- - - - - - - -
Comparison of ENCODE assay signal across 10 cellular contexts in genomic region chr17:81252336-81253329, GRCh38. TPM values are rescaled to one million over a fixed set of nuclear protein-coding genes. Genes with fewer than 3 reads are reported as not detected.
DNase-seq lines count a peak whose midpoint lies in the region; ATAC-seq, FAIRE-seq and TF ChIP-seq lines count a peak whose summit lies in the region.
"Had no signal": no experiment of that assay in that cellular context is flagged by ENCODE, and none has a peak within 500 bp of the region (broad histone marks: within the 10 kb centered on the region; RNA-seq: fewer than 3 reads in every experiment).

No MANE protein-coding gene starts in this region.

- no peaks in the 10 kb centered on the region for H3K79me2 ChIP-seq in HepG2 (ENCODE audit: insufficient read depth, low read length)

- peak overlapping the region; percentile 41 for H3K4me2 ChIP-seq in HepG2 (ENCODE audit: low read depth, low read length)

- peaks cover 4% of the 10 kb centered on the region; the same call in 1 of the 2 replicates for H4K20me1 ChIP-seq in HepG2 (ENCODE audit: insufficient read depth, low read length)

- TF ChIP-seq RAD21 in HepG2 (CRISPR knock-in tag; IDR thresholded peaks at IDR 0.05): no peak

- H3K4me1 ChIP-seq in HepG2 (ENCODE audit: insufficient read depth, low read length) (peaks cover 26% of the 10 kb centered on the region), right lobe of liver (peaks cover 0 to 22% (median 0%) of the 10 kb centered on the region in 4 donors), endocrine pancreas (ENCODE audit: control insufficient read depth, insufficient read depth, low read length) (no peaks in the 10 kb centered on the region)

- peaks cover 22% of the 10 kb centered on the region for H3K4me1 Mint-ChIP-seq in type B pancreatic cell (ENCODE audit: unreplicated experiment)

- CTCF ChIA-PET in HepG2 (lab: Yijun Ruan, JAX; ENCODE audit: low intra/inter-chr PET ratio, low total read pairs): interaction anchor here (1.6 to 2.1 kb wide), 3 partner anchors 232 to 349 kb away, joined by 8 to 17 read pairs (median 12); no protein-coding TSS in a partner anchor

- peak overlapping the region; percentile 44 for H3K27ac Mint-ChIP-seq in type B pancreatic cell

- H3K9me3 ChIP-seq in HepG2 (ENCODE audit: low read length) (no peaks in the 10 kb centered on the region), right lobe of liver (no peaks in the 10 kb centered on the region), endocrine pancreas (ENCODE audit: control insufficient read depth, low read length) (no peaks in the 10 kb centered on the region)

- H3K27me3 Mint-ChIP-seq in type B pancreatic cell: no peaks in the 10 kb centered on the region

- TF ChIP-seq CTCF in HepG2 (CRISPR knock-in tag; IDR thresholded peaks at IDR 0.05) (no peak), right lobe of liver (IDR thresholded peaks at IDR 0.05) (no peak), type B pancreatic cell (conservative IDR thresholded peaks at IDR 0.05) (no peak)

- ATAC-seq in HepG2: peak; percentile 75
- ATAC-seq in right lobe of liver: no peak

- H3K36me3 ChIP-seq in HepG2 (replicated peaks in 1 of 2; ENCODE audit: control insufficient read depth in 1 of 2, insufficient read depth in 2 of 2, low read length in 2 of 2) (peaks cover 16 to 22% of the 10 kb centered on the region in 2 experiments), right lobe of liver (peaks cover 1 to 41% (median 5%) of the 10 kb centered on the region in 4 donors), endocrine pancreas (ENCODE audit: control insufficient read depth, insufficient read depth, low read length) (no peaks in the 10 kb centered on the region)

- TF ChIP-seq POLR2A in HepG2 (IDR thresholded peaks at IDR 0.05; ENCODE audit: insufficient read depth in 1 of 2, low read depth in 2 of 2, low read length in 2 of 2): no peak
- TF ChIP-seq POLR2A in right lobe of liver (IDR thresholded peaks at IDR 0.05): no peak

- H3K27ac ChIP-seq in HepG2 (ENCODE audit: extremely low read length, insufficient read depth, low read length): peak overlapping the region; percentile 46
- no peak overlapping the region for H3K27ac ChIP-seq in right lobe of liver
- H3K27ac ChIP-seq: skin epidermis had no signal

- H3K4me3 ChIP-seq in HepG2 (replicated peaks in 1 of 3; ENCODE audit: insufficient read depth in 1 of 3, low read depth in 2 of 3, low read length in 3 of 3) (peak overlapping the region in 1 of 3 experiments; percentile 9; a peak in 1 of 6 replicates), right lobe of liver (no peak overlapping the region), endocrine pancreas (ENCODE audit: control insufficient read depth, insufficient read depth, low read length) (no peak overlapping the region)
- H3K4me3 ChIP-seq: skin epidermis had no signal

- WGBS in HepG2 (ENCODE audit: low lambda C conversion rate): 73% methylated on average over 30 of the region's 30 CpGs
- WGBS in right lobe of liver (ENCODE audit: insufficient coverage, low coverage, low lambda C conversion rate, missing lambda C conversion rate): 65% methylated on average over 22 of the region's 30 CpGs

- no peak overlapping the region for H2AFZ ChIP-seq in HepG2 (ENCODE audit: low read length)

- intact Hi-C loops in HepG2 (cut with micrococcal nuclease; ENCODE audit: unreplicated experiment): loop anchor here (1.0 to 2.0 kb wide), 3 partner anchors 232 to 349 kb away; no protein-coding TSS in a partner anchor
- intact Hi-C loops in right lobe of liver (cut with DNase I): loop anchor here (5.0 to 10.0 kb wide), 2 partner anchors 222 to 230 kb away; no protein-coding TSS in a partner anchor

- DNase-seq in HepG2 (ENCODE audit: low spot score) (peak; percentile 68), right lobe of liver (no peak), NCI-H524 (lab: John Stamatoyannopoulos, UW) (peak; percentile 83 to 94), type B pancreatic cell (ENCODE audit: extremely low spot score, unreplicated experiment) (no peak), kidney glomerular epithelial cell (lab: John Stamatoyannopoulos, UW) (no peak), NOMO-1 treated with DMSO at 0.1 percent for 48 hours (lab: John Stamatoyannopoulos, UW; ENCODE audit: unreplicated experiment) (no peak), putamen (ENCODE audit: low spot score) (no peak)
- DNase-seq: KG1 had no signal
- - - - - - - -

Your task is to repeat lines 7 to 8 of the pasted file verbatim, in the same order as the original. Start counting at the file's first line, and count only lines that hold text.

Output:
- peaks cover 4% of the 10 kb centered on the region; the same call in 1 of the 2 replicates for H4K20me1 ChIP-seq in HepG2 (ENCODE audit: insufficient read depth, low read length)

- TF ChIP-seq RAD21 in HepG2 (CRISPR knock-in tag; IDR thresholded peaks at IDR 0.05): no peak